On the Universality of What Is Not

On the Universality of What Is Not

  • The Apophatic Turn in Critical Thinking

  • by William Franke

  • 420 pages, 6.00 x 9.00

  • Hardcover | 9780268108816 | October 2020


Branching out from his earlier works on the history and theory of apophatic thinking, William Franke’s newest book, On the Universality of What Is Not: The Apophatic Turn in Critical Thinking, offers something unique and different. In this study, Franke does not merely examine theoretical paradigms of apophatic thought or interpret the works of classic apophatic authors. Rather, he examines actual applications of apophatic thinking across a variety of media, historical periods, geographical regions, and disciplines—going all the way from the literary humanities to more empirical fields such as social science, and including even evolutionary biology and cognitive science. Amidst the cacophony of current discourse, which presently has no better designation than “postmodern critical theory,” Franke argues that the most compelling way to understand our age of culture is, in fact, to see its various forms as enacting “the apophatic turn.” It is not the case that apophatic thought today is simply one cultural tendency among many. Rather, apophatic thought shapes our entire cultural era as a common (un)ground that conditions everything. In this way, just as “the linguistic turn” gives us a handle on the most earthshaking movements of thought in the twentieth century, so too “the apophatic turn” performs a similar service for the twenty-first. This book provides the keys to a new and overarching insight into the deep structure and logic of the present age.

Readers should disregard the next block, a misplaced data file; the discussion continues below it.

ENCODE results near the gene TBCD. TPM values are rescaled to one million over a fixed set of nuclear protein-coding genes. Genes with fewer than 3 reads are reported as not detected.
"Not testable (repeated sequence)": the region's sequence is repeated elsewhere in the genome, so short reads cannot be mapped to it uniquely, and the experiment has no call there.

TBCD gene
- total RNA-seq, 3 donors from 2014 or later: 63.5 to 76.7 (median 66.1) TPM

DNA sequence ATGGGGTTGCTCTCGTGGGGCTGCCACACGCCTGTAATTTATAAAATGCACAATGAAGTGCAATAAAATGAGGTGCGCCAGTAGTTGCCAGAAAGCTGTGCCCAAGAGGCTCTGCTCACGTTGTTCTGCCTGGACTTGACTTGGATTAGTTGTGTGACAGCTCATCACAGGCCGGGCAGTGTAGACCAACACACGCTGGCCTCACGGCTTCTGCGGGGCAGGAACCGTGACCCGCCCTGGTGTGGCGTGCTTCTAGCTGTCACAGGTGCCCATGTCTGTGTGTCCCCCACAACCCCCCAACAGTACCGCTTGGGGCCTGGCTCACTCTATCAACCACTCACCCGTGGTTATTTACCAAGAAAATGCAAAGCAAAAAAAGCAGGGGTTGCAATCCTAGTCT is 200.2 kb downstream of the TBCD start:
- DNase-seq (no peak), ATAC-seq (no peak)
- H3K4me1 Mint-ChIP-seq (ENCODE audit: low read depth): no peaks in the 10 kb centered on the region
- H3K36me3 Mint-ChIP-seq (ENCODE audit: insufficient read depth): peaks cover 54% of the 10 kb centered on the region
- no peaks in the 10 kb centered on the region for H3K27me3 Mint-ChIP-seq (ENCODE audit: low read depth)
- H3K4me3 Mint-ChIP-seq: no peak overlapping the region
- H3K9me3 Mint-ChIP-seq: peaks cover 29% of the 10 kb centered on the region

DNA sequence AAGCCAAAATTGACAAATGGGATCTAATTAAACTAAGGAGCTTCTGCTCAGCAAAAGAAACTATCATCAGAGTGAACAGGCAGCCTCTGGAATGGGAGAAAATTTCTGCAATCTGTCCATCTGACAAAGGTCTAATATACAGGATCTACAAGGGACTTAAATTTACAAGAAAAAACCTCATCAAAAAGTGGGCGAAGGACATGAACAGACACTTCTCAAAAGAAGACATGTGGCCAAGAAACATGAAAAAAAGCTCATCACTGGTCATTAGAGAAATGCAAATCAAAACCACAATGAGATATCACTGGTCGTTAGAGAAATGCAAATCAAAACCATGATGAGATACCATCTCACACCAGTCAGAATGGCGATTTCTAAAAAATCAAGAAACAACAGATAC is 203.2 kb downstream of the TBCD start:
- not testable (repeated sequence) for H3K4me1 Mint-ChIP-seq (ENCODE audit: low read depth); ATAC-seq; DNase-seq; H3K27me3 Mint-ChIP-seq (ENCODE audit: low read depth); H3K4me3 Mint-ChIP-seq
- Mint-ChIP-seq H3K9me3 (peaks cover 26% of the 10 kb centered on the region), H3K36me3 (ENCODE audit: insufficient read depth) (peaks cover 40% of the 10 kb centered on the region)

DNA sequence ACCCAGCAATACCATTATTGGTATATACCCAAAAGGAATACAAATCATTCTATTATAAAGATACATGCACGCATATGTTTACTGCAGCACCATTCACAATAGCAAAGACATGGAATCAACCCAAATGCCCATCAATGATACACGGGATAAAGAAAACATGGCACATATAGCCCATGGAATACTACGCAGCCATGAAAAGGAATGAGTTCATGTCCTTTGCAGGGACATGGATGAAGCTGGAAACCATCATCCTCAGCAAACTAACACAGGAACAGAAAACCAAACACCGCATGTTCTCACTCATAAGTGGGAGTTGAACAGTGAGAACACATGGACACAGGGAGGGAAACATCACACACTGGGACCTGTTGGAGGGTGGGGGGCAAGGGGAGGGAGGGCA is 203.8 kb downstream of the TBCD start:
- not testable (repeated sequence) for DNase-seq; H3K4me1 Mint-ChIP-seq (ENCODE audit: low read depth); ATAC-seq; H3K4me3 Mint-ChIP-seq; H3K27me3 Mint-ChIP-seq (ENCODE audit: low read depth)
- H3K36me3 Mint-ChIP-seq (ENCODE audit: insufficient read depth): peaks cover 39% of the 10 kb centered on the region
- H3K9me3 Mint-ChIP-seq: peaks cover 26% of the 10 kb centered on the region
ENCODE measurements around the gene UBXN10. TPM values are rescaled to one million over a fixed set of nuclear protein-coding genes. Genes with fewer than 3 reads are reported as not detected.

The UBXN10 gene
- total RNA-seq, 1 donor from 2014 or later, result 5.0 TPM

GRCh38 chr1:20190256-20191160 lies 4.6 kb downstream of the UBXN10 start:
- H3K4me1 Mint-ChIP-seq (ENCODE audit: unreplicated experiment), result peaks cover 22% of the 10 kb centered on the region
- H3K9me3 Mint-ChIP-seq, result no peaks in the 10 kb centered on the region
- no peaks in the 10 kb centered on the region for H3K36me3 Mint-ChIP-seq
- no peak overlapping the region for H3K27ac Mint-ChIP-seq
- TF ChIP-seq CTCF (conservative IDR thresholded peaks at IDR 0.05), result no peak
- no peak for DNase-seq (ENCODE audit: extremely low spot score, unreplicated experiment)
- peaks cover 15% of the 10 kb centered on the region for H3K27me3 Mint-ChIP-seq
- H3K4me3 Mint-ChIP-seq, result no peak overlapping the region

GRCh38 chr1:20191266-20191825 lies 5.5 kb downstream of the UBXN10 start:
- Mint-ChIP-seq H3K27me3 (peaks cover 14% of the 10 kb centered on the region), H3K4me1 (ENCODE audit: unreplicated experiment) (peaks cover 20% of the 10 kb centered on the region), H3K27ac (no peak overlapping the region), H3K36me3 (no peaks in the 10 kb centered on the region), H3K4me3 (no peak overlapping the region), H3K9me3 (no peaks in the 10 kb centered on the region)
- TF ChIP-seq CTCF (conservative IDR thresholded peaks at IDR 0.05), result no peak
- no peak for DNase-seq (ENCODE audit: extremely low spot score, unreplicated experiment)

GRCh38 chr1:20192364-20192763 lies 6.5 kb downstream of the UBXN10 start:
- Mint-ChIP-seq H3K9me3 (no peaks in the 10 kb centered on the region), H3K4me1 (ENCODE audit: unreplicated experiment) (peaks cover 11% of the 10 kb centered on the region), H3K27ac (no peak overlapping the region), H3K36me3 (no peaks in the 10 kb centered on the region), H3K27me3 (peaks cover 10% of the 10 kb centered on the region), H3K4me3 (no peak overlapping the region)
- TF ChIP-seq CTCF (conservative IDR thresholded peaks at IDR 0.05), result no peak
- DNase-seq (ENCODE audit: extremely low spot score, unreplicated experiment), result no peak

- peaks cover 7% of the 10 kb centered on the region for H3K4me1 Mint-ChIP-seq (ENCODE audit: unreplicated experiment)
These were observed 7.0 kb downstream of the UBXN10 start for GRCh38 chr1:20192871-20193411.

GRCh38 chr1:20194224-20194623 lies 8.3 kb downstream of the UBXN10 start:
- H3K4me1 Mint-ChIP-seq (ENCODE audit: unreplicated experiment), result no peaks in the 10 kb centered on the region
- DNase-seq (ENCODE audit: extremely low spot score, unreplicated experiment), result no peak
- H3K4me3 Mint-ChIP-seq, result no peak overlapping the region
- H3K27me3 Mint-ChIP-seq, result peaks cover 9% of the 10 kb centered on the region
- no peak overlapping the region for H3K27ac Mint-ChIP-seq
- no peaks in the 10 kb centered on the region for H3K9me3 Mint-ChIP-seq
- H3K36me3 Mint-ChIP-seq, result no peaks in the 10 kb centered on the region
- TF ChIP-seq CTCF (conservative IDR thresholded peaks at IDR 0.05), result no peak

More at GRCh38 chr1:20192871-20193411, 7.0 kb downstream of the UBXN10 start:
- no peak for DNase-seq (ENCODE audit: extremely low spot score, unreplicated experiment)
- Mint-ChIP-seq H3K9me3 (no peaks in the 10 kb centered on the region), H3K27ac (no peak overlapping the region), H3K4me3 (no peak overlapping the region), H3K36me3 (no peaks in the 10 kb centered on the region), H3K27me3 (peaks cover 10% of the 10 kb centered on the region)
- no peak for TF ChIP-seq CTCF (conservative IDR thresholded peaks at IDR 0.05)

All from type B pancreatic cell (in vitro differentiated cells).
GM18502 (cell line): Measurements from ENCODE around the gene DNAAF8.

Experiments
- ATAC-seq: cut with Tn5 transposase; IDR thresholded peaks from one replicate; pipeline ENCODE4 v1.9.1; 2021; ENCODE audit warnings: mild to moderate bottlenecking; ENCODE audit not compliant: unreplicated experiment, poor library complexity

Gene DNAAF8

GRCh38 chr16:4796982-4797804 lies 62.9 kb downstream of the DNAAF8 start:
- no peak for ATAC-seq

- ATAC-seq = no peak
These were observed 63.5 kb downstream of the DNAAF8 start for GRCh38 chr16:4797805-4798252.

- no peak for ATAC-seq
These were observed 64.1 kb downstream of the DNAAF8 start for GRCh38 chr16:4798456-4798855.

On the Universality of What Is Not is an original philosophical reflection that demonstrates how the question “What is apophatic thinking?” cannot be answered, ultimately, apart from showing what apophatic thinking actually does. This book will appeal especially to scholars in philosophy, religious studies, and critical theory, and also more widely to readers contemplating the perennial dilemmas of existence torn between the technically sayable and an unsayable divine-human mystery.